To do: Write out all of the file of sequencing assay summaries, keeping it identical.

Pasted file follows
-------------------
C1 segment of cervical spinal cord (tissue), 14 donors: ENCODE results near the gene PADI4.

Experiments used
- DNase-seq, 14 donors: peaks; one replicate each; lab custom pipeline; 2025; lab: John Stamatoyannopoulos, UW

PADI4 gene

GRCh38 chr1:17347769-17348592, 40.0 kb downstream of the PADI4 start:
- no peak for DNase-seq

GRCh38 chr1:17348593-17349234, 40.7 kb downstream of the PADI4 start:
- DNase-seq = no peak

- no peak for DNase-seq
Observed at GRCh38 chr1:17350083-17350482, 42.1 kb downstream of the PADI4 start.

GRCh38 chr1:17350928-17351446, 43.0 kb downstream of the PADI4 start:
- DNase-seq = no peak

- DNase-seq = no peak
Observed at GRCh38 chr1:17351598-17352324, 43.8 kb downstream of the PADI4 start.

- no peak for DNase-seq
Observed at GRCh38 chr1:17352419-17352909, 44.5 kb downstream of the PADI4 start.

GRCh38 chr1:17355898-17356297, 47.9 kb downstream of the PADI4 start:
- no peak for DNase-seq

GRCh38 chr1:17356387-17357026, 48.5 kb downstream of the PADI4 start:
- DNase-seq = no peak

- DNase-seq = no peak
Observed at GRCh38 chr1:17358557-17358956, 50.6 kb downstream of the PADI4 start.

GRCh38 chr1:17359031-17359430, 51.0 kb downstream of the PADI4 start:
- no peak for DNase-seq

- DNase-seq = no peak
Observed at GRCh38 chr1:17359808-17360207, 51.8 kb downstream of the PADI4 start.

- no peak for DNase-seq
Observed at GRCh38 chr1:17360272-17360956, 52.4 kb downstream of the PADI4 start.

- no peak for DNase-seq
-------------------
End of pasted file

C1 segment of cervical spinal cord (tissue), 14 donors: ENCODE results near the gene PADI4.

Experiments used
- DNase-seq, 14 donors: peaks; one replicate each; lab custom pipeline; 2025; lab: John Stamatoyannopoulos, UW

PADI4 gene

GRCh38 chr1:17347769-17348592, 40.0 kb downstream of the PADI4 start:
- no peak for DNase-seq

GRCh38 chr1:17348593-17349234, 40.7 kb downstream of the PADI4 start:
- DNase-seq = no peak

- no peak for DNase-seq
Observed at GRCh38 chr1:17350083-17350482, 42.1 kb downstream of the PADI4 start.

GRCh38 chr1:17350928-17351446, 43.0 kb downstream of the PADI4 start:
- DNase-seq = no peak

- DNase-seq = no peak
Observed at GRCh38 chr1:17351598-17352324, 43.8 kb downstream of the PADI4 start.

- no peak for DNase-seq
Observed at GRCh38 chr1:17352419-17352909, 44.5 kb downstream of the PADI4 start.

GRCh38 chr1:17355898-17356297, 47.9 kb downstream of the PADI4 start:
- no peak for DNase-seq

GRCh38 chr1:17356387-17357026, 48.5 kb downstream of the PADI4 start:
- DNase-seq = no peak

- DNase-seq = no peak
Observed at GRCh38 chr1:17358557-17358956, 50.6 kb downstream of the PADI4 start.

GRCh38 chr1:17359031-17359430, 51.0 kb downstream of the PADI4 start:
- no peak for DNase-seq

- DNase-seq = no peak
Observed at GRCh38 chr1:17359808-17360207, 51.8 kb downstream of the PADI4 start.

- no peak for DNase-seq
Observed at GRCh38 chr1:17360272-17360956, 52.4 kb downstream of the PADI4 start.

- no peak for DNase-seq